This piece is told in the first person from the viewpoint of my close friend, Martin Caveza, who lost his older brother to AIDS.
Devon is going to die. I know it. Even now I can see the life slowly drain from his frail body. His face is drawn. When he speaks, the words come in short spurts. He fights for each breath, the air scraping down his throat.
I stand by his bed. Sometimes when his pain is too much I hold him. We pray. I don’t ask questions. He has AIDS. And he’s my brother. That’s all I need to know.
When you see somebody you’re close to in pain and crying out, any resentment, any facade or barrier between you vanishes. All you can think of is how much you love them.
It wasn’t always like this, though. When Devon left home at 18, I was only seven. Later, when I moved to California, we’d visit. But it was a long drive from my place in Redondo Beach to Studio City in the Valley. Phone calls were infrequent. I was starting my career; he was busy.
One day Devon called. “I’m in the hospital,” he said. “I’ve got pneumonia. Can you come on out and see me?”
I drove out after work. When I went up to his room there was a sign on the door: “You must put on mask and gloves before entering.”
“What’s wrong with him?” I thought. “I guess pneumonia is contagious.” I donned my protective clothing and walked in. Devon told me the doctors thought he had AIDS, but they didn’t know for sure.
A couple days later the results were in. Devon called to tell me the tests were positive. I sat on the coffee table in my living room and cried. Devon cried too.
That week, coincidentally, I gave notice at my job, my girlfriend and I broke up, and my car got stolen. I came home every night and cried myself to sleep in a corner. It was unbearable.
“Look God, if you’re out there I need some help,” I’d say. “This is too much for me to handle.” I got out a Bible I had tucked away and started reading. I read for three nights in a row.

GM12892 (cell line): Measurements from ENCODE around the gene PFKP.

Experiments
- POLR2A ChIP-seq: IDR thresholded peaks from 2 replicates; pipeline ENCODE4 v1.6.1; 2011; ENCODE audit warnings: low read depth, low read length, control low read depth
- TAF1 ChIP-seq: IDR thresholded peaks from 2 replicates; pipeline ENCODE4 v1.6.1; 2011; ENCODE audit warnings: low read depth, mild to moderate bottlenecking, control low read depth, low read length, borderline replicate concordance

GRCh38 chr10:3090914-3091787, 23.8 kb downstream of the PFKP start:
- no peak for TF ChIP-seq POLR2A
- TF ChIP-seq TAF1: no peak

I’d lived across from a church in Redondo Beach for more than two years, but I’d never gone. One Friday night, feeling very alone in the world, I crossed the street and walked in to the evening service.
Inside, people were raising their hands and singing. “I’m in the wrong church,” I thought. As I listened to the pastor’s words, though, tears came to my eyes. I went back Saturday night, Sunday morning and Sunday night for three weeks.
I had two alternatives. I wanted God to pull me out of this, or I wanted to die. I was on my back looking up. Faith was all I had left. I prayed and gave my heart over to God sincerely, no bartering, no arbitrating.
I now knew there was only one answer for Devon. There wasn’t any cure for AIDS. There was nothing the doctors could do. But God was alive. My life had been touched by Jesus Christ. I could feel His power. It was real.
I began sowing some seeds, but I wasn’t very bold. Devon wasn’t receptive. To him it was religion. I prayed for him constantly.
I had tunnel vision. I’d go to Devon’s house or we’d talk on the phone and I’d tell him about the Bible. Sometimes we’d pray. There was only one thing that was important to me: that Devon realize he needed Christ.
In January, 1988, I was going to get baptized. I thought it would be a good way to get Devon to come to church with me. When I invited him he came, but he was skeptical.
“My church is kind of unique,” I warned him. “It might be a little different than what you’re used to.”
“I’ve been to a lot of churches. Nothing can surprise me,” he said.
I began to pray quietly to myself. “Lord, let this get through to him. Let him see something real in all of this.”
Before I got baptized I told the audience how Jesus had changed my life. I could see Devon in the middle of the auditorium watching me intently.
We didn’t talk until we got in the car and headed home, then Devon told me what he thought.
“When the pastor said everyone would give a little testimony, I thought, ‘Oh no. I don’t want to listen to this.’ But the words of the songs, the things people said, the things you said... It really meant a lot to me.”
As we talked, we drove out of the Sepulveda Pass into the Valley. A brilliant moon hung motionless in the sky. Devon looked out the window. “Every time I see the moon, I’m going to remember this night,” he said. “I’m going to remember everything you said.”
When we got to his house it was late. He sat quietly with me in the car while I prayed. I thanked God for what He’d done in my life. I told Him how much it meant to me to have my brother at my baptism. Then I hugged Devon a long time.
Over the next nine months Devon’s health began to go downhill. He looked forward to the times he could come down to church with me. Sometimes I’d go up to his place and we’d sit and talk. At times he’d be hurting so much he would cry while I held him.
“It feels nice to be hugged by somebody,” Devon would say. “It’s really good to know that somebody is there.”
Sometimes I’d read Psalms to him. One night when Devon’s pain was especially bad I read Psalm 6.
Be merciful to me, Lord, for I am faint;
O Lord, heal me, for my bones are in agony.
My soul is in anguish.
How long, O Lord, how long?
I am worn out from groaning;
All night long I flood my bed with weeping and drench my couch with tears.